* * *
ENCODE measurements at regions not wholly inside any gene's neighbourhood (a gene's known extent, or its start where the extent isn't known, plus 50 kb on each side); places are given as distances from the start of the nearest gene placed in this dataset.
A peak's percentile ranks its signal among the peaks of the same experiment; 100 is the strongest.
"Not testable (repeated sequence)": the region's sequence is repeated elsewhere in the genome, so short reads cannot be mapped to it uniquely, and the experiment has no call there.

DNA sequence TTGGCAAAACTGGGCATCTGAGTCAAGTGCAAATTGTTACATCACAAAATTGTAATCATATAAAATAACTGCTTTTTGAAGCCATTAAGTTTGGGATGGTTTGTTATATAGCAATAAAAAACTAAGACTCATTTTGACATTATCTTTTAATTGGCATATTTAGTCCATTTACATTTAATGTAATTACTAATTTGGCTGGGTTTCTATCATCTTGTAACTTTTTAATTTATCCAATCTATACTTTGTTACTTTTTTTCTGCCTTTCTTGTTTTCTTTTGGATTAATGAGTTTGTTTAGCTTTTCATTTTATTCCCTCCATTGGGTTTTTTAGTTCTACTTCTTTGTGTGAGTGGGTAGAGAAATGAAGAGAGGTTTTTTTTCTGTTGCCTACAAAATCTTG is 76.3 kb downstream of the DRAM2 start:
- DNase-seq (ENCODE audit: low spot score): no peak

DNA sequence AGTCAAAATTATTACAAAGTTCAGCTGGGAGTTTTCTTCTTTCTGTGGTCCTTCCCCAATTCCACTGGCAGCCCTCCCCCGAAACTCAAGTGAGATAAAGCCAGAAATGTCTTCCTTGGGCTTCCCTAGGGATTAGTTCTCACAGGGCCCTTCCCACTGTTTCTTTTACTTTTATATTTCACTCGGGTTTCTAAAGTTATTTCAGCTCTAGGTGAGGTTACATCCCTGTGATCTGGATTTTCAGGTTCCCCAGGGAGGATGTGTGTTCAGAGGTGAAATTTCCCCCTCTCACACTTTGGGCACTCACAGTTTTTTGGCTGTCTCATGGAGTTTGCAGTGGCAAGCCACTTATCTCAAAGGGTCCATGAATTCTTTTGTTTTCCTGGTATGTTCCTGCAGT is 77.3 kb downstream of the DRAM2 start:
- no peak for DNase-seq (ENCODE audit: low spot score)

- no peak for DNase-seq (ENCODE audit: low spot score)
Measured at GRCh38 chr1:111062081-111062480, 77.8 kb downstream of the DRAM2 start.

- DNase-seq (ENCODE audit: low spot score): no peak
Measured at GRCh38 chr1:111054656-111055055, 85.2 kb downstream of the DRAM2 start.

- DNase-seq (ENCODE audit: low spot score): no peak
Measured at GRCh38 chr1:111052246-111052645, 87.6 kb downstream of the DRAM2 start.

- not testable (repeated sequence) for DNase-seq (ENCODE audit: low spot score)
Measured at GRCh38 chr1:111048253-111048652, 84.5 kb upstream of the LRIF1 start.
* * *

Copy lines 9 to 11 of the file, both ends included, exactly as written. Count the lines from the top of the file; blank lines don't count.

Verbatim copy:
Measured at GRCh38 chr1:111062081-111062480, 77.8 kb downstream of the DRAM2 start.

- DNase-seq (ENCODE audit: low spot score): no peak
Measured at GRCh38 chr1:111054656-111055055, 85.2 kb downstream of the DRAM2 start.